Like pretty much everyone fortunate enough to occupy a faculty position in psychology at a research university, I am frequently asked to review articles submitted for publication to scientific journals. Editors rely heavily on these reviews in making their accept/reject decisions. I know: I’ve been an editor myself, and I experienced first-hand the frustrations in trying to persuade qualified reviewers to help me assess the articles that flowed over my desk in seemingly ever-increasing numbers. So don’t get me wrong: I often do agree to do reviews – around 25 times a year, which is probably neither much above nor below the average for psychologists at my career stage. But sometimes I simply refuse, and let me explain one reason why.
The routine process of peer review is that the editor reads a submitted article, selects 2 or 3 individuals thought to have reasonable expertise in the topic, and asks them for reviews. After some delays due to reviewers’ competing obligations, trips out of town, personal emergencies or – the editor’s true bane – lengthy failures to respond at all, the requisite number of reviews eventually arrive. In a very few cases, the editor reads the reviews, reads the article, and accepts it for publication. In rather more cases, the editor rejects the article. The authors of the remaining articles get a letter inviting them to “revise and resubmit.” In such cases, in theory at least, the reviewers and/or the editor see a promising contribution. Perhaps a different, more informative statistic could be calculated, an omitted relevant article cited, or a theoretical derivation explained more clearly. But the preliminary decision clearly is – or should be – that the research is worth publishing; it could just be reported a bit better.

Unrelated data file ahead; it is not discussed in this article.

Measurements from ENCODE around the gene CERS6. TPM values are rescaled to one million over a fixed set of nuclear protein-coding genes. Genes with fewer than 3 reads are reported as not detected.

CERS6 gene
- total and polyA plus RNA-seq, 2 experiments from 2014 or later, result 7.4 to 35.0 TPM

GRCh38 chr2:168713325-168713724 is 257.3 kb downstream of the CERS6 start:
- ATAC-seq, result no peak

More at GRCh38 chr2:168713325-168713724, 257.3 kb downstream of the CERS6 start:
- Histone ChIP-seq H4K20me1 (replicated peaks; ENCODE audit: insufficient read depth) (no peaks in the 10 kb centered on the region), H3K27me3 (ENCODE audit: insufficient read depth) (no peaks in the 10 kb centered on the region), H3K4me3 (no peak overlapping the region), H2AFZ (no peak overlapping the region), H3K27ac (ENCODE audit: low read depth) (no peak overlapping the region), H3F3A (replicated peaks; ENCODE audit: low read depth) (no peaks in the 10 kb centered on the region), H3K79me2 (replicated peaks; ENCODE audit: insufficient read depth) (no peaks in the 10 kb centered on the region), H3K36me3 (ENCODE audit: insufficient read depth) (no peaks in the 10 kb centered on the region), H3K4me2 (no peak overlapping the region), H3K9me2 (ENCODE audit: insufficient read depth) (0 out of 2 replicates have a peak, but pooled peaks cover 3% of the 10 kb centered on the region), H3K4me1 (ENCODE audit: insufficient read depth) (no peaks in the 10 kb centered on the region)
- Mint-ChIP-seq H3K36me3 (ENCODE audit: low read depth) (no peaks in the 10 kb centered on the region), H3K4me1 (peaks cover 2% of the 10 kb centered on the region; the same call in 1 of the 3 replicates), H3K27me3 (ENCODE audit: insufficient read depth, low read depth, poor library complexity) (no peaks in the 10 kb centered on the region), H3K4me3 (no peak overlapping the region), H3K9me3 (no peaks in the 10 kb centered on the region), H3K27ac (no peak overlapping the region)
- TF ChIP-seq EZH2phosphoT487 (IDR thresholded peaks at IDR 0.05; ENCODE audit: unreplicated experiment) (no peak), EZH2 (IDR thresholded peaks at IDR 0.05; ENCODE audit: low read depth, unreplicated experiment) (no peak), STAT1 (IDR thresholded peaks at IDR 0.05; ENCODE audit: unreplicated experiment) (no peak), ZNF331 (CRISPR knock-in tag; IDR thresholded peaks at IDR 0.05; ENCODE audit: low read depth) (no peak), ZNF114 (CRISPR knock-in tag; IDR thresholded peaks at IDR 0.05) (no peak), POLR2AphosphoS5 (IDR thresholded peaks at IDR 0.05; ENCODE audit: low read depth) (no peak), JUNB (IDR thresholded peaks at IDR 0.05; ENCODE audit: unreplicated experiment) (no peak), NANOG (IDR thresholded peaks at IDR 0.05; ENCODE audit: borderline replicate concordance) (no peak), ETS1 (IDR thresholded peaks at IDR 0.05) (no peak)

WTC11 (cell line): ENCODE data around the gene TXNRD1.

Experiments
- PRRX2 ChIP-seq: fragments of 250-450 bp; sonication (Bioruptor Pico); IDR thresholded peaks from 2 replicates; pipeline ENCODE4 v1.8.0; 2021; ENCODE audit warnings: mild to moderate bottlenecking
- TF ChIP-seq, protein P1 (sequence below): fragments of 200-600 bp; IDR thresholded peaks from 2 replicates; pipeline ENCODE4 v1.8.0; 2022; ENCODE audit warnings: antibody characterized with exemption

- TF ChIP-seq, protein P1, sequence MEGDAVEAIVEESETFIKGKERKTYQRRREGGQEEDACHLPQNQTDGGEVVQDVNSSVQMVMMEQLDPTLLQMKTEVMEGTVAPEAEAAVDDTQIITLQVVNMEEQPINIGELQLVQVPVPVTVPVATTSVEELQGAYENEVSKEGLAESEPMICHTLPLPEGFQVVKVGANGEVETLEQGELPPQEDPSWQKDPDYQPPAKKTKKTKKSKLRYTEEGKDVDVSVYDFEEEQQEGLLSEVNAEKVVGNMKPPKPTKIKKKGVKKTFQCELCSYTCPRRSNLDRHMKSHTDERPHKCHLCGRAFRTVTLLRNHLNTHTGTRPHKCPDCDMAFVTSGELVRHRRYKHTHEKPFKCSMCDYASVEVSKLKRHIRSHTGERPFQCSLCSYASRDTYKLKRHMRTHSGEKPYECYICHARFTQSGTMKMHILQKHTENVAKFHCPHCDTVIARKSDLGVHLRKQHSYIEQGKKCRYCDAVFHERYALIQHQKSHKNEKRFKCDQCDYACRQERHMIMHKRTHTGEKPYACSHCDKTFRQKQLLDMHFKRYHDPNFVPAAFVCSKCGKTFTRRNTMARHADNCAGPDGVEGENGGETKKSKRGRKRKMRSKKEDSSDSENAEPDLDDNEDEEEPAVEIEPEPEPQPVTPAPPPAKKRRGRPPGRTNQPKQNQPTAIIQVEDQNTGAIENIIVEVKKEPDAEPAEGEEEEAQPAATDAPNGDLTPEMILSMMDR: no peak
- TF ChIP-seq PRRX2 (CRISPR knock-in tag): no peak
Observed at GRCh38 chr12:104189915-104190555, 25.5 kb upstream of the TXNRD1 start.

What happens then? What should happen, in my opinion, is that the author(s) complete their revision, the editor reads it, perhaps refreshing his or her memory by rereading the reviewers’ comments, and then makes a final accept/reject decision. After all, the editor is – presumably and hopefully – at least somewhat cognizant of the topic area and perhaps truly expert. The reviewers were selected for their specific expertise and have already commented on the article, sometimes in great detail. Armed with that, the editor should not find it too difficult to make a final decision.
Too often, this is not what happens. Instead, the editor sends the revised paper out for further review! Usually, this entails sending it to the same individuals who reviewed the article once already. Sometimes – in a surprisingly common practice that every author deeply loathes – the editor also sends the revised article to new reviewers. Everyone then weighs in, looking to make sure their favorite comments were addressed, and making further comments for further revision. The editor reads the reviews and perhaps now makes a final decision, but sometimes not. Yes, the author may be asked to revise and resubmit yet again – and while going back to the old reviewers a third time (plus yet new reviewers) is less likely, it is far from unheard of.